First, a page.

Texting and Facebooking STEALS TIME

Jim Luff
Posted on July 25, 2012

When is it appropriate for office staff to text, web-surf and Facebook?
As many of you know, I recently turned 50. The technology of today presents challenges that no one would have thought of in the 1980s because the technology of today didn’t exist back then. The Internet did not first become widely available to the public until AOL started offering dial-up access in 1992.

With so many methods to connect with friends and family today, it is sometimes difficult to manage the theft of time. If an office employee were to randomly walk to the supply cabinet and grab a few reams of paper, a handful of pencils and a package of Post-It notes and walk out the front door in front of you, you would clearly know that you are being ripped off.

Let’s say the value of those supplies is $20. If you have an office clerk that makes $14 an hour, it would take about an hour and a half a week to amount to the same theft value as the office supplies. That is a little more than 15 minutes a day of unauthorized texting, use of social media and addressing personal emails. Over the course of a year, this same 15 minutes a day is robbing you of $1,040 in a year, and that’s on the low side.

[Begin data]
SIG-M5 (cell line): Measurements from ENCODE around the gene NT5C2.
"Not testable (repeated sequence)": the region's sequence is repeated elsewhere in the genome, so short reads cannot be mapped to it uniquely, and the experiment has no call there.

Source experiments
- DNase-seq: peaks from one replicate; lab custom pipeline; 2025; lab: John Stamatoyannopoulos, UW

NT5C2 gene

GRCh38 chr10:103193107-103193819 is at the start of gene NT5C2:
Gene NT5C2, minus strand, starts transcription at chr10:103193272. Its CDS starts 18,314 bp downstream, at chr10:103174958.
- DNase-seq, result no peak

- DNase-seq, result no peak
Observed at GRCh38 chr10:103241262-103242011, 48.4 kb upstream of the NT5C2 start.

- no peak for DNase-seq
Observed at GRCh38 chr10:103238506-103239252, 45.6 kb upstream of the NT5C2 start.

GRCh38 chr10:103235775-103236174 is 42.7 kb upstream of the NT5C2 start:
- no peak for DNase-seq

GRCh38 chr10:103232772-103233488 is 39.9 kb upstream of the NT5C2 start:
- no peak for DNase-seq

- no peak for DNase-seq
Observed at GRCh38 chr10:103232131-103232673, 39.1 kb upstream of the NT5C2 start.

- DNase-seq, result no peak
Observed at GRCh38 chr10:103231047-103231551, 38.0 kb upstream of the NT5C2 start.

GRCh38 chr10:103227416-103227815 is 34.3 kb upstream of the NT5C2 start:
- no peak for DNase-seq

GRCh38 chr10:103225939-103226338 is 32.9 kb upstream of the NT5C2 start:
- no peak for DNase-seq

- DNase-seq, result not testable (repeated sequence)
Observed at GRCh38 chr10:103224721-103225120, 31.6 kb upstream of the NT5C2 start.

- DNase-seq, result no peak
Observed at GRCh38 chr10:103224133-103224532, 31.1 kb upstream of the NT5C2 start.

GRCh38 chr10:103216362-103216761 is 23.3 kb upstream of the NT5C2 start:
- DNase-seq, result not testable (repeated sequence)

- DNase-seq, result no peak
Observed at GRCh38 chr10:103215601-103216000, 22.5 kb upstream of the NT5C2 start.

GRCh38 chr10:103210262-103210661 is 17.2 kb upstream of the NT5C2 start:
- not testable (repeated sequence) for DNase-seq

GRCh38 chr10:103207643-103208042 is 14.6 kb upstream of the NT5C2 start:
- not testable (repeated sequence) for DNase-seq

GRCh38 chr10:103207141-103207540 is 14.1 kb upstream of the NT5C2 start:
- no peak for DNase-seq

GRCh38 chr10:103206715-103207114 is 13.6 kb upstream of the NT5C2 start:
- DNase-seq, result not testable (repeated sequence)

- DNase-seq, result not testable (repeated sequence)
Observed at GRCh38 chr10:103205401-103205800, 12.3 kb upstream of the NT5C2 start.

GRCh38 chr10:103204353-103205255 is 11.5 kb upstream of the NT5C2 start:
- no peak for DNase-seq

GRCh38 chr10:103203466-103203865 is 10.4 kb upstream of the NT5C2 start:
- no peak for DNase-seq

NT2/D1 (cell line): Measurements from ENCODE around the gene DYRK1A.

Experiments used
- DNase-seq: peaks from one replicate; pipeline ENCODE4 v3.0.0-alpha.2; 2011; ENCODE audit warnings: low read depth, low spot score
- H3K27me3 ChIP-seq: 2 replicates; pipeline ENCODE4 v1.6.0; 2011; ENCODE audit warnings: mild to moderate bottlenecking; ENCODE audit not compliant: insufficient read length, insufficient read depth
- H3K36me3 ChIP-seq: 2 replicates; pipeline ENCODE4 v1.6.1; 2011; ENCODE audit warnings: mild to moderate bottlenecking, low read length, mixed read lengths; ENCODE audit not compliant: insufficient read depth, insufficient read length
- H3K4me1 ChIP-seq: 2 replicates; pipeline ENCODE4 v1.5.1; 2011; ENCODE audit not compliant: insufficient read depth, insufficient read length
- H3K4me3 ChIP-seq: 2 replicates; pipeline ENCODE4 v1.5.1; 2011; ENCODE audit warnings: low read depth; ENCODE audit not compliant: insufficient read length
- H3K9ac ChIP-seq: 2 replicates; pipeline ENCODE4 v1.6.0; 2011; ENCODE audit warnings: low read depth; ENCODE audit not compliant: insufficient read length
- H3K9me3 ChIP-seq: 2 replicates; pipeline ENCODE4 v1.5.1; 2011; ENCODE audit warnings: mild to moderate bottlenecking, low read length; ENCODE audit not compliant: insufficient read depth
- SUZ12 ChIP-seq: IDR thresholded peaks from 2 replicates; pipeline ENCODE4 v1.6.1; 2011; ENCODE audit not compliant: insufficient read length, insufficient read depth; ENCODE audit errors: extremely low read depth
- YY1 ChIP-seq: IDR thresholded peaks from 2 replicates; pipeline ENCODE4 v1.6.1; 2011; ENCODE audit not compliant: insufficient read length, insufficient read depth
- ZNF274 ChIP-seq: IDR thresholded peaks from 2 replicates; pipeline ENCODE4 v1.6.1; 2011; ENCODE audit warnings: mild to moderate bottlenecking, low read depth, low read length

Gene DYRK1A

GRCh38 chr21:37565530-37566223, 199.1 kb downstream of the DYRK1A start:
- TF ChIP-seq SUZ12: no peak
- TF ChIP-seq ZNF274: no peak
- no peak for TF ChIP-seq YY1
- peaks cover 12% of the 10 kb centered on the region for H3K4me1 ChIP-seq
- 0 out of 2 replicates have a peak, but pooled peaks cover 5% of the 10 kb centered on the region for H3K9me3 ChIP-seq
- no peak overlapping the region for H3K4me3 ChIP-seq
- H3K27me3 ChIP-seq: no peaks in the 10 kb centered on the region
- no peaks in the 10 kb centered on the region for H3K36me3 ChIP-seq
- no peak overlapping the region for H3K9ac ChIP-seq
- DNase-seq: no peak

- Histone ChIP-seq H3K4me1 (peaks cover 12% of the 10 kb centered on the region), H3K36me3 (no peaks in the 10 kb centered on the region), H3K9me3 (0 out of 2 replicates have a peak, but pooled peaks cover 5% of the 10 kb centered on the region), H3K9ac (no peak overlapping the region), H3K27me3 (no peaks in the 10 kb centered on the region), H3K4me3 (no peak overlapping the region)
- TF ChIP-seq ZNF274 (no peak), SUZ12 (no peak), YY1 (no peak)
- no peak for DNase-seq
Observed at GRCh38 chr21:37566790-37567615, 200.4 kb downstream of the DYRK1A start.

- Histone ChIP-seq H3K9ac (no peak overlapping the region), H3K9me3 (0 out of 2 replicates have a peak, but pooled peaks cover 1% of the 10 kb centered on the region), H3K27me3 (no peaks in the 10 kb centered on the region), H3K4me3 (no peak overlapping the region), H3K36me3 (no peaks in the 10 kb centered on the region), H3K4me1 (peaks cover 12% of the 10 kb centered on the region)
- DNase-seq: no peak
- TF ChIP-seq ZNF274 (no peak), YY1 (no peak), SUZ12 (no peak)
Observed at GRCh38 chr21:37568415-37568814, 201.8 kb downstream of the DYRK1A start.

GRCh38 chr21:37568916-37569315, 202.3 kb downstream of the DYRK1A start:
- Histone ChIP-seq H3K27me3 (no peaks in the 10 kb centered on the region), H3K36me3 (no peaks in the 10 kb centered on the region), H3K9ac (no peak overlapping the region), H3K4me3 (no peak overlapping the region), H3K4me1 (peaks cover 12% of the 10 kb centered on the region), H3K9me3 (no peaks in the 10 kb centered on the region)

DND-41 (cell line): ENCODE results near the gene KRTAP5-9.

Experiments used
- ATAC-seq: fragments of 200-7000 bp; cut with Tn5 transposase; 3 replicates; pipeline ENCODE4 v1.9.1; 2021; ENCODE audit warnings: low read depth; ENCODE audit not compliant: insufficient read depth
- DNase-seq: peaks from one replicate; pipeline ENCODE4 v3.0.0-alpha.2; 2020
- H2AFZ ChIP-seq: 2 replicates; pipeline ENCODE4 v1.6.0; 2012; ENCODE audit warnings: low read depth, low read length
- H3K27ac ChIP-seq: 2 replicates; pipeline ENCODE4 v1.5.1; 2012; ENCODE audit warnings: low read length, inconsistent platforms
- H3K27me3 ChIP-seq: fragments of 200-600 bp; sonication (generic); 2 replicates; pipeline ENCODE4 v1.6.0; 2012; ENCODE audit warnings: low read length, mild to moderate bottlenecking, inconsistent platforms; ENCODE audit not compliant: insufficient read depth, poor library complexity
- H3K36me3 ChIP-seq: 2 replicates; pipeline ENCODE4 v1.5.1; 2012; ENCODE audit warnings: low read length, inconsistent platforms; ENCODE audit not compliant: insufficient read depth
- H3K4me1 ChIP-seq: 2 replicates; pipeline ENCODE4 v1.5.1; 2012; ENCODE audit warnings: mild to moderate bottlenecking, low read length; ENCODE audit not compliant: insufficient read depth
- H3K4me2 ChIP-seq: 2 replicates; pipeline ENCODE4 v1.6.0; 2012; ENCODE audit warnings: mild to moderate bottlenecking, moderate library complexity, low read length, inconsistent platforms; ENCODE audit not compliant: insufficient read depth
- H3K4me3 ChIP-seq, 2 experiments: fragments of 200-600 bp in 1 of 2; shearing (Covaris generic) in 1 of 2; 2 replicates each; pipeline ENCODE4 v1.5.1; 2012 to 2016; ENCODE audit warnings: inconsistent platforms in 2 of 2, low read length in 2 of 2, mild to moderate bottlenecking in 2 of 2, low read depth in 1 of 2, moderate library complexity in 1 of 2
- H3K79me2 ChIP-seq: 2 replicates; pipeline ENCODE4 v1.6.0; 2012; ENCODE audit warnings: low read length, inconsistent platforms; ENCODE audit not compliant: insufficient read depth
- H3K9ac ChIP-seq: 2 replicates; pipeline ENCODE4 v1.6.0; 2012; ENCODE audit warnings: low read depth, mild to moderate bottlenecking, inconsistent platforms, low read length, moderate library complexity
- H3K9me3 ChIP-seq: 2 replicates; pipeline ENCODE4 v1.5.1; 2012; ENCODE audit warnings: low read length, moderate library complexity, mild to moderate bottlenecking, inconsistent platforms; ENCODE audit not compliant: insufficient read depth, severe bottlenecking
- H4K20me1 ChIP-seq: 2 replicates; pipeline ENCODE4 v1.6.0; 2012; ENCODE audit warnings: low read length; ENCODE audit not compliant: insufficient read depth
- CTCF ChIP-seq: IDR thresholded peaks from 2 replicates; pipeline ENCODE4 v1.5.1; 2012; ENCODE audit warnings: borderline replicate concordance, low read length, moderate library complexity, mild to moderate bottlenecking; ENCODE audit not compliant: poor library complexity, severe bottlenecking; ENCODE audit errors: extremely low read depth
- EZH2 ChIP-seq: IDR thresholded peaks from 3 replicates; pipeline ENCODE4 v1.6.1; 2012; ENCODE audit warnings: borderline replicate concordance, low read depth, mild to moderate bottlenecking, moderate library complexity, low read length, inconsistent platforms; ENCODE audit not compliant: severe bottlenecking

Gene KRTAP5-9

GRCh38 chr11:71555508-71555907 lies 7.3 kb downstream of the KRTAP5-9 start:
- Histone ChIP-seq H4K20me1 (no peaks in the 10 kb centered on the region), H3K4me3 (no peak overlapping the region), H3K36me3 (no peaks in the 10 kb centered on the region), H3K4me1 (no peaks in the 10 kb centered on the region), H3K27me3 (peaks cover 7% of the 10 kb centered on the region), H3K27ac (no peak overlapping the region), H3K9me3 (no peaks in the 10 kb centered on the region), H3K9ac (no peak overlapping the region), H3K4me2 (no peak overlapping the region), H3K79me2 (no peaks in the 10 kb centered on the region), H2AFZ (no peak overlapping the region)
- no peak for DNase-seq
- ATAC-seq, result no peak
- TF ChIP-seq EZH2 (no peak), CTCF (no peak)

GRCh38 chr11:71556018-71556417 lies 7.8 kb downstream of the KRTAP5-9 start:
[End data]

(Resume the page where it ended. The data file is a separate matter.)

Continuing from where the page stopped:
But, how do you control it? You can’t!  Because, employees in our business are directed to post things on Facebook and of course you have to read Facebook to answer questions posed on our wall. Employees frequently send text messages to drivers with updates for their trips or messages that must be delivered right away.

If you really wanted to control it, you could put a “key-tracker” on a keyboard for about $20 and go check to see everything your employee is typing in a day. You could give all employees that need to text a company issued cell phone and tell them that is the only phone they can use while on the clock. A random check of my friends that own businesses and work in business offices say the general rule is — no personal phone usage during work hours. Employees who work as food servers or in grocery stores are not even allowed to have their cell phones on their person while at work.

In this business, you just can’t impose such a rule, so you have to just throw your hands up in the air and watch those dollars fly out the window.

Related Topics: Jim Luff, management

Jim Luff Contributing Editor
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